Monday, December 2, 2013

Unmasking Trolls: A New Approach to UGC

Arielle J. Patterson

Many online news websites have been making those who want to comment sign in to post their opinions. This comes after many websites have been spammed with unrelated or offensive material. The goal of this is to make people responsible for what they are posting.

What is UGC?
UGC stands for user generated content. It is any content posted on a website by a reader or unpaid contributor. UGC is a great way for readers to share their views and opinions with other readers and even the writer. UGC is not only limited to news websites but also social media.

Now things get messy
While UGC has its benefits, it also has a downside. People can get extremely carried away online, especially when they can be anonymous. Anonymity makes people think that they can say whatever they want. It creates ignorance on websites and can often offend other readers.

Cue the Trolls
The Internet term “troll” represents any poster that intentionally offends other readers. Their goal is to stir the pot and ruffle people’s feathers. Trolls often post unrelated content to derail the conversation. It is very easy to get sucked into some of the stupid comments that trolls post. However, this only brings more attention to them. These trolls are the reason why many websites are trying to crack down on cyberbullying.

Image Courtesy of

What’s being done?
Many websites are taking the anonymity out of UGC, forcing posters to be responsible for what they post. This also gives these “random trolls” a face and name. Websites such as USA Today and The Washington Post have been making posters sign in to Facebook if they want to post content.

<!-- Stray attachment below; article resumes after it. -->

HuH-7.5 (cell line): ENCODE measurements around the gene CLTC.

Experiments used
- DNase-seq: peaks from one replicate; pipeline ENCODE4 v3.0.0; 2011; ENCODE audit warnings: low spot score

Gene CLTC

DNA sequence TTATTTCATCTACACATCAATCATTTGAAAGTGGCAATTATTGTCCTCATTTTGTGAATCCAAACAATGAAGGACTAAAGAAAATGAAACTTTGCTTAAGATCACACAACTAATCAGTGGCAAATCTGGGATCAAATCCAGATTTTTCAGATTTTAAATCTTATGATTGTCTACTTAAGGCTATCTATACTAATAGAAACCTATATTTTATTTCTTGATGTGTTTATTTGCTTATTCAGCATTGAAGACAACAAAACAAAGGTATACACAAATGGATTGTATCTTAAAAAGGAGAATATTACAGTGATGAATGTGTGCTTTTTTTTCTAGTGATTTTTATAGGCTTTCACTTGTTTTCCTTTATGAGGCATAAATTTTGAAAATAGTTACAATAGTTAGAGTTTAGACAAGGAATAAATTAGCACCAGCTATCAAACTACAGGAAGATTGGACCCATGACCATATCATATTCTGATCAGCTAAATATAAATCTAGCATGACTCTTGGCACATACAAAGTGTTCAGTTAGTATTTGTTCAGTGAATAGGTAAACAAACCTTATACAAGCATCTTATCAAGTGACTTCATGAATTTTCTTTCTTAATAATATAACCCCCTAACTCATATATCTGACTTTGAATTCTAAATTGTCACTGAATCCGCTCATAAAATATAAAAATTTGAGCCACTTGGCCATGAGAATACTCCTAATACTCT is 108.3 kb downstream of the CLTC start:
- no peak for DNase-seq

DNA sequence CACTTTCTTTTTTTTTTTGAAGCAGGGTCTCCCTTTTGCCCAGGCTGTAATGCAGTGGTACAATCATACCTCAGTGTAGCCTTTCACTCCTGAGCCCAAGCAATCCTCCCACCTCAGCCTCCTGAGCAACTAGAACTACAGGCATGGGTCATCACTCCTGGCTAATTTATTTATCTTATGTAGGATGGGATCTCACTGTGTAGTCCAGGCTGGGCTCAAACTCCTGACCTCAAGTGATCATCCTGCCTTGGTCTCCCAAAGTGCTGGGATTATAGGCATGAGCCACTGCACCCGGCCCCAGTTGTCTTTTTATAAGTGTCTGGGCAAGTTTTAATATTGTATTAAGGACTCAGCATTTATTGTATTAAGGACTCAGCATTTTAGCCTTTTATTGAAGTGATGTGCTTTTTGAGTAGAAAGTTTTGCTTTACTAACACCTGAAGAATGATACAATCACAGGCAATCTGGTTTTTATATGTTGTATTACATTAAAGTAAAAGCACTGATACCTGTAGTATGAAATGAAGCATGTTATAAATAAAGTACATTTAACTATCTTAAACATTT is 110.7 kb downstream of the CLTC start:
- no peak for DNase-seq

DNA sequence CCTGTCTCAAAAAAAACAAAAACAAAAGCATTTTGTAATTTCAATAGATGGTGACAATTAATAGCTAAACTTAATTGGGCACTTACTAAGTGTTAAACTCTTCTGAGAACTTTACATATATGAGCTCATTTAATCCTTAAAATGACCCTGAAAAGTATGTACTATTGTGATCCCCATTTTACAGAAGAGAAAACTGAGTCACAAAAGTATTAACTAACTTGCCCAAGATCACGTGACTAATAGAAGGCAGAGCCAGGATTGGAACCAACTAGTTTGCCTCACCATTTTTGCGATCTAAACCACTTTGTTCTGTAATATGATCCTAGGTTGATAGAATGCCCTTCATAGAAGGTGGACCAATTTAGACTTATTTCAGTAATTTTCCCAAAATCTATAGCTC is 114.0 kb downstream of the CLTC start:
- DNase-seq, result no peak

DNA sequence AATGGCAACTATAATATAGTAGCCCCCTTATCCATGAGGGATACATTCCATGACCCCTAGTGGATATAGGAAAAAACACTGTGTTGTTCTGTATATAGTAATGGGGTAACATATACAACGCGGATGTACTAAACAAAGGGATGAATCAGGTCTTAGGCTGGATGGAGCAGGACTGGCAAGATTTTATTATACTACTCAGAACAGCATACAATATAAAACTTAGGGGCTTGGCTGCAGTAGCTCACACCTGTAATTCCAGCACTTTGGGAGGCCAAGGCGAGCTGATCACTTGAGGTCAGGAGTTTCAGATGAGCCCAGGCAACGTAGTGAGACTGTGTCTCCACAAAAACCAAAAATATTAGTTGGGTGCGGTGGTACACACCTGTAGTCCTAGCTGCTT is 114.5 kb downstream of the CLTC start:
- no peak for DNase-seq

My Experience
As an NFL fan there are few things I love more than reading stores online. Unfortunately, this was ruined for me when anytime I would go to read a story about my beloved Ravens, someone would have a nasty comment to say about the team. This is so frustrating because the last thing I wanted to do was read someone’s hateful messages. It was a welcome relief when I saw that had taken the same approach as many others. To comment, people had to log into Facebook and metaphorically unmask themselves.

The Future of UGC

While people may not like it, if trolls and cyberbullying continue to exist, UGC will continue to lose anonymity on larger sites. Some people that against Facebook log in for posting will argue that the websites are probably getting some kind of kick back from Facebook or vice versa.

There are other ways for keeping trolls out of the comments. Some websites have their own database of users that must log in in order to post. They must input their name and a valid email address. While this does not completely stop people for posting dumb, inappropriate, ignorant and offensive content, it does reveal who they are making it easier for the website and other users to block the poster.

This is definitely a step in the right direction.

1 comment:

  1. Exactly, don't feed the trolls [period]. But we must be wise enough to differentiate trolls and consumers with bad customer service experience. We can't learn anything from troll attacks but we'll definitely learn a lot on what to improve from concerned consumers.